Company voluntary arrangements (CVA)
A CVA is a formal alternative for businesses seeking to avoid liquidation by negotiating repayments to its creditors over a set period. As part of this legally-binding procedure, an insolvency professional is employed by the company. As well as enabling payments to its creditors, the procedure gives some breathing space to the company, offering the potential for it to survive as a viable concern.
The team at Streets SPW will explain the process in detail and provide professional advice to help you decide whether or not a voluntary arrangement is best for you.
How can a CVA help?
A CVA can rescue a company and avert the stigma and consequences of liquidation. Should you wish to take this course of action after speaking to a member of the team at Streets SPW, a proposal needs to be actioned under which creditors agree to accept a full/part repayment schedule over a set period of time. The proposal requires the approval of 75% or more (in value) of those creditors present and voting in person or by proxy at a meeting of creditors and also a majority of the unconnected creditors.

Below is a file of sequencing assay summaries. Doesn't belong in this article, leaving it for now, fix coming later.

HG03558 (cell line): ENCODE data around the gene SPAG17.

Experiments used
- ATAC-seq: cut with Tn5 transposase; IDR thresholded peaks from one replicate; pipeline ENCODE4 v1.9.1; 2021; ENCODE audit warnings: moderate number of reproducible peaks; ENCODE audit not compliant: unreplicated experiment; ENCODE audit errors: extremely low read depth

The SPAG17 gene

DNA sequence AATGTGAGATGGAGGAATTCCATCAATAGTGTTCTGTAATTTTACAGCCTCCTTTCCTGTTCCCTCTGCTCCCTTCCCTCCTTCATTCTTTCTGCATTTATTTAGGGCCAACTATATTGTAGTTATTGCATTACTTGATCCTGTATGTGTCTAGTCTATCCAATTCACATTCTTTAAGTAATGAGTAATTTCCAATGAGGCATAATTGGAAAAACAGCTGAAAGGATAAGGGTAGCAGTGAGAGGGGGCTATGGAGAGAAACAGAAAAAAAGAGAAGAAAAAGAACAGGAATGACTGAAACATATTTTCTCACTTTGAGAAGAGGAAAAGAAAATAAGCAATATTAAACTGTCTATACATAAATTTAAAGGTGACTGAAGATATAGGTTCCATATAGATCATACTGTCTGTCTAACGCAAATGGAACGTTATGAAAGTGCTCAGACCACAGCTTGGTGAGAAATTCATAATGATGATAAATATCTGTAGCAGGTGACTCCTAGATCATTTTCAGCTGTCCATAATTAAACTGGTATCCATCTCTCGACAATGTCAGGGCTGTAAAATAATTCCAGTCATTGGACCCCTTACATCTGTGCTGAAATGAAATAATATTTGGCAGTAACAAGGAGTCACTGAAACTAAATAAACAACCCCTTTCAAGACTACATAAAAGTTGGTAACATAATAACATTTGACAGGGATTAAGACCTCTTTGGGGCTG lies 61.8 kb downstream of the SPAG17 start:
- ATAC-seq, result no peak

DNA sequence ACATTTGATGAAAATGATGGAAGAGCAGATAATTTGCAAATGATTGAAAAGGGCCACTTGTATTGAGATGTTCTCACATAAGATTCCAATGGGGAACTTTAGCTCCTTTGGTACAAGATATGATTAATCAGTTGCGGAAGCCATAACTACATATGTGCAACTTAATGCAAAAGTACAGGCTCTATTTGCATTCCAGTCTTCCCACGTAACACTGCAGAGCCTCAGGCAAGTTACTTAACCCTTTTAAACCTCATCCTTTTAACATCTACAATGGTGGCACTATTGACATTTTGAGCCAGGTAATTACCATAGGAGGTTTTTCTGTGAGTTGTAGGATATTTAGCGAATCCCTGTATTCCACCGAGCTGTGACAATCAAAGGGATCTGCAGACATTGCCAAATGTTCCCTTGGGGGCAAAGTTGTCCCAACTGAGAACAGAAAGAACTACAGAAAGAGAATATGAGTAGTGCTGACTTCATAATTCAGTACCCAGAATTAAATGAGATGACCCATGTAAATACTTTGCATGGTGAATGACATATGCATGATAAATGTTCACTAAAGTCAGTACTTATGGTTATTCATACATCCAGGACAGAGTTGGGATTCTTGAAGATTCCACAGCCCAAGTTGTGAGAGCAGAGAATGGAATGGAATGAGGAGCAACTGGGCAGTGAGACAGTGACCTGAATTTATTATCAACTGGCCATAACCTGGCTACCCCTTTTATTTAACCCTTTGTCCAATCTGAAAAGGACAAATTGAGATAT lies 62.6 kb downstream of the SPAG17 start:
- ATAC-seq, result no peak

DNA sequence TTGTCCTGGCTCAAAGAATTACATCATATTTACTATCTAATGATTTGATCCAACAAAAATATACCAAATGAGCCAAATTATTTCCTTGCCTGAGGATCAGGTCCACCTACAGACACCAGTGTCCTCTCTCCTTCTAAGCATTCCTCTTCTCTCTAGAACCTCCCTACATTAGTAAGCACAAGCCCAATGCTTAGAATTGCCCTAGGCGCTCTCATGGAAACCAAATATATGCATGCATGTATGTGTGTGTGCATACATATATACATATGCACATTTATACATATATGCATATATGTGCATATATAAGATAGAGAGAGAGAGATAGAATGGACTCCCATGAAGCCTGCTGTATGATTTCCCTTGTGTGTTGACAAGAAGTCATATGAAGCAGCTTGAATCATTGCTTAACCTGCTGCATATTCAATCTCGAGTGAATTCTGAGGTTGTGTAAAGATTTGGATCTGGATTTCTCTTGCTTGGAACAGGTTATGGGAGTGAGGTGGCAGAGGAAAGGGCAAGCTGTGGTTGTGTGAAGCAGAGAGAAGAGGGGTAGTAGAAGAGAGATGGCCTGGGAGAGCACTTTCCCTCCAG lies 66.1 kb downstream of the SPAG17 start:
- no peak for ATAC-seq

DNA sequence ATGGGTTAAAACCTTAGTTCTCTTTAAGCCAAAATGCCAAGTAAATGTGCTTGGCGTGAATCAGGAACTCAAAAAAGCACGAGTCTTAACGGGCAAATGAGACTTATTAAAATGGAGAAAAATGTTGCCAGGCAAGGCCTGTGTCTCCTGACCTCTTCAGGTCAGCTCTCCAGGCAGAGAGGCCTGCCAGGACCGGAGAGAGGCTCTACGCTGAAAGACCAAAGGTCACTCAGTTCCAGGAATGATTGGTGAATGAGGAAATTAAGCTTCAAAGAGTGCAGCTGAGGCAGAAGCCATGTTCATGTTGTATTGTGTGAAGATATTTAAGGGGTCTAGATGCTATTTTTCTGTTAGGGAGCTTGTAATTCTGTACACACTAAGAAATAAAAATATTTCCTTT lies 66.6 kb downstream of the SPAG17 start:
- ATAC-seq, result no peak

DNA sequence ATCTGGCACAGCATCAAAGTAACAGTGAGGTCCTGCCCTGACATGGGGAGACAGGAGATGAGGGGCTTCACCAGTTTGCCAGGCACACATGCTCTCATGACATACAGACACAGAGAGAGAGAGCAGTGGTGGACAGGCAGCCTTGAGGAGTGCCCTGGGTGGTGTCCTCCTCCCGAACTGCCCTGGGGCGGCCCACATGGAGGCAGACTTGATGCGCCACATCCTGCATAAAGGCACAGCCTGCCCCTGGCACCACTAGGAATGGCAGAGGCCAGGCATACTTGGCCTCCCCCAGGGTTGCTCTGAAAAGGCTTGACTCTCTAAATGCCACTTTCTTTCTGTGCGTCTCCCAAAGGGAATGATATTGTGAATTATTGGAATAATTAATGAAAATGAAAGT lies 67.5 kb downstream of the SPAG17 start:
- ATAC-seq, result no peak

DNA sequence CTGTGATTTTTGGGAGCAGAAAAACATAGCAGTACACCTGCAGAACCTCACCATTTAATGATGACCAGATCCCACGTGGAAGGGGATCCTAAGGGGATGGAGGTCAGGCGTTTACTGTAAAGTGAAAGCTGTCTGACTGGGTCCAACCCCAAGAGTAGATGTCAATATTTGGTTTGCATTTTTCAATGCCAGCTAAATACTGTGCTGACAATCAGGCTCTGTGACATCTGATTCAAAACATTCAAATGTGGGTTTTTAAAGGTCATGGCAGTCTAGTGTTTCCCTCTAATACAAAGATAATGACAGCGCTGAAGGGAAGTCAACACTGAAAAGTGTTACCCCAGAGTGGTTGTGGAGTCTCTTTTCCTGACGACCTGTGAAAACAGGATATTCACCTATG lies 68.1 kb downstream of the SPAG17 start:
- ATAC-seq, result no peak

The company can continue trading during the CVA, which is managed by an insolvency practitioner acting as the supervisor. Once the proposal for a CVA has been approved, the arrangement has been completed and the necessary reports provided, the company’s liability to its creditors is cleared. The CVA ends once it has successfully complied with the terms of the proposal or when it is considered to have failed.
One of the major differences between a CVA and liquidation is that once a CVA has been successfully completed, the company is still ‘alive’. Therefore, it has not actually been wound up but could nevertheless go into liquidation at a later stage.
For expert professional advice on CVAs, speak to a member of the friendly team at Streets SPW today. Over the years, we have helped numerous companies take control of their debts and move forward towards a more successful future.